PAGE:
Erb’s palsy is an injury that disrupts the movement of a child’s arm after birth. It can occur if an infant’s neck is stretched to the side during a difficult delivery. A network of nerves near the neck which influence the arm could be harmed, leading to arm weakness and loss of motion.
Full recovery from Erb’s palsy may be possible for a child, but it could take up to a couple of years. A doctor will need to regularly examine the recovery process and the treatment will depend on the severity of the condition.
If you’d like to find out more about making a birth injury claim, read on or get in touch with our advisors.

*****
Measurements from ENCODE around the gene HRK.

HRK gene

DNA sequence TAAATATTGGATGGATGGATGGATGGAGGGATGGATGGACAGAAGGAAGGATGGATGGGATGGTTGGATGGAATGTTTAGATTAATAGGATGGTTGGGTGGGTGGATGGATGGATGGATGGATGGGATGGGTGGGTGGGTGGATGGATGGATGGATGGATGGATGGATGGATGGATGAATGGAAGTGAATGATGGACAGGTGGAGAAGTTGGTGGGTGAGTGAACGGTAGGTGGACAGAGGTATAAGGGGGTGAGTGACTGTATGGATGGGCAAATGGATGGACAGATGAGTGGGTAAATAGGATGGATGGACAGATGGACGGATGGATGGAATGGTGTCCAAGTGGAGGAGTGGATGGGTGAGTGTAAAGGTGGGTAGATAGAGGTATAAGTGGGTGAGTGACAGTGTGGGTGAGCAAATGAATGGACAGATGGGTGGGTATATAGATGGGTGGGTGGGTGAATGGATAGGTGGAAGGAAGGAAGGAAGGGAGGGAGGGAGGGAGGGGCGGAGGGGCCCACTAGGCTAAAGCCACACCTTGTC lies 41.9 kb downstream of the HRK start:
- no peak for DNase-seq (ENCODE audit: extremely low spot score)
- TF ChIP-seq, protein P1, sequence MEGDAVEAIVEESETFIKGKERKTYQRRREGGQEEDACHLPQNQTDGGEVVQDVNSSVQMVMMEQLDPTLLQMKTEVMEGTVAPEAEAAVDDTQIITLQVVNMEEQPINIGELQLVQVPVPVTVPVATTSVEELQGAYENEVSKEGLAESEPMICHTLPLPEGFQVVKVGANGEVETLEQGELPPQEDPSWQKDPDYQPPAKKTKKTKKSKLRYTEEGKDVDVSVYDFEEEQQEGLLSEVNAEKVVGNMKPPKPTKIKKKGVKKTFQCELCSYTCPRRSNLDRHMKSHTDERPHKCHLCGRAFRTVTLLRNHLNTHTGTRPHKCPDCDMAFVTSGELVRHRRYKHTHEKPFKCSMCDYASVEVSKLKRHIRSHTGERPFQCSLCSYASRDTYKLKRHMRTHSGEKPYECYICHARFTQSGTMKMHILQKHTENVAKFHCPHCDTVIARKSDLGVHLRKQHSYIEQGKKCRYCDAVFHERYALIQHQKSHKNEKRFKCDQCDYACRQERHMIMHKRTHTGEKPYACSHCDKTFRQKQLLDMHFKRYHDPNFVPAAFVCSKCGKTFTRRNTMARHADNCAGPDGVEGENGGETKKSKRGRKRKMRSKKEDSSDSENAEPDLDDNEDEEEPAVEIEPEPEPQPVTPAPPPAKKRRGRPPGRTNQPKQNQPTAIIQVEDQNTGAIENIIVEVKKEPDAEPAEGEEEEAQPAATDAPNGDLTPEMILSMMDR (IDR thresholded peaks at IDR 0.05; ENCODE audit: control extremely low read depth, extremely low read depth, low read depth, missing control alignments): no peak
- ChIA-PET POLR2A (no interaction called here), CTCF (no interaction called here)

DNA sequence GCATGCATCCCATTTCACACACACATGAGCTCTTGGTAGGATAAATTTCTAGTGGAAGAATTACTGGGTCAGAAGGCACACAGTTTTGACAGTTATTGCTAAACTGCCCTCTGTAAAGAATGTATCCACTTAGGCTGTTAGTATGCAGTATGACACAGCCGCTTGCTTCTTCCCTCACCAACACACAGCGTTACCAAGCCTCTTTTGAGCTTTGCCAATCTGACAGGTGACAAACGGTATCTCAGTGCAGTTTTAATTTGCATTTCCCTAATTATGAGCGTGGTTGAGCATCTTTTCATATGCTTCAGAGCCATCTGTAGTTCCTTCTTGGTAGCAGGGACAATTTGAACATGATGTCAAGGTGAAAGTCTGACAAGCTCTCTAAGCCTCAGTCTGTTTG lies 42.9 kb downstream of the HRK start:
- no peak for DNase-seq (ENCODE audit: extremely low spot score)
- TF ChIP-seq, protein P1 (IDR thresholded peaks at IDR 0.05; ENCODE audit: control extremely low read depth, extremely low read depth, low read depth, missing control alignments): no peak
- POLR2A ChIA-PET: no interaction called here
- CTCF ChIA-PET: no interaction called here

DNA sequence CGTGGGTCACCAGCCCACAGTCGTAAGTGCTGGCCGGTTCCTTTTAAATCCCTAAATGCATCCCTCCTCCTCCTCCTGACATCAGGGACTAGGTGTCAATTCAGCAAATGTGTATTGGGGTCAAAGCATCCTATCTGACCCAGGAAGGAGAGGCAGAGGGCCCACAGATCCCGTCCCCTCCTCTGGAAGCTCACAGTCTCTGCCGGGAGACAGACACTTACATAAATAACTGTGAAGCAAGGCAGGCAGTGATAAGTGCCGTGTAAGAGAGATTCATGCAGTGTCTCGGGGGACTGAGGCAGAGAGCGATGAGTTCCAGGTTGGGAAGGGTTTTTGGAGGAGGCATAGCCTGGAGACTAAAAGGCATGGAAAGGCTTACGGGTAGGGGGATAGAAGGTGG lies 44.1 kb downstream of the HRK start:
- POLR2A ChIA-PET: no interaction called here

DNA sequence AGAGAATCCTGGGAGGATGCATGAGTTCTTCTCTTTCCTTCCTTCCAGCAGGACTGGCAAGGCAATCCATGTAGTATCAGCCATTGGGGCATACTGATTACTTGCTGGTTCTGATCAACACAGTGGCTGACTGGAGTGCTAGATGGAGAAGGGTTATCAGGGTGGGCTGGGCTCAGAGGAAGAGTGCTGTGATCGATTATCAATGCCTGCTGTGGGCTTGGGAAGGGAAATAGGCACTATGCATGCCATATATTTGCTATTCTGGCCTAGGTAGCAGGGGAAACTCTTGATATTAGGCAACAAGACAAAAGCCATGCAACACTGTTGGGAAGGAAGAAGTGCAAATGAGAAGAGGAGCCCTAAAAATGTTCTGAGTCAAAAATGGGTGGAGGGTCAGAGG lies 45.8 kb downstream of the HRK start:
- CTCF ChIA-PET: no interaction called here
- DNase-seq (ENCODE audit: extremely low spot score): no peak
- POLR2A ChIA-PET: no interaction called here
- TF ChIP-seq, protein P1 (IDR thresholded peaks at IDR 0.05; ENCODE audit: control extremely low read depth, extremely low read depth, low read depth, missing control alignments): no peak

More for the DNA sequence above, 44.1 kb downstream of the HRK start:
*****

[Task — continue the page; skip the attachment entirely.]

There are different potential errors that could be made by medical professionals during the different stages of childbirth. Examples of the types of avoidable errors which could lead to birth injuries for the mother or child include:
- Failure to identify, prevent or treat infections (such as meningitis)
- Failing to notice dangerous conditions (plus possible distress) for the mother or child
- Incorrect mishandling of medication
- Unreasonable late delivery of the baby
Causes of cerebral palsy during childbirth
Cerebral palsy is one of the more serious health issues which children can potentially develop during or just after childbirth. The potential risks and problems which can lead to the development of this condition for a child can vary. They include the following:
- A serious head injury occurs during difficult childbirth.
- A stroke may occur.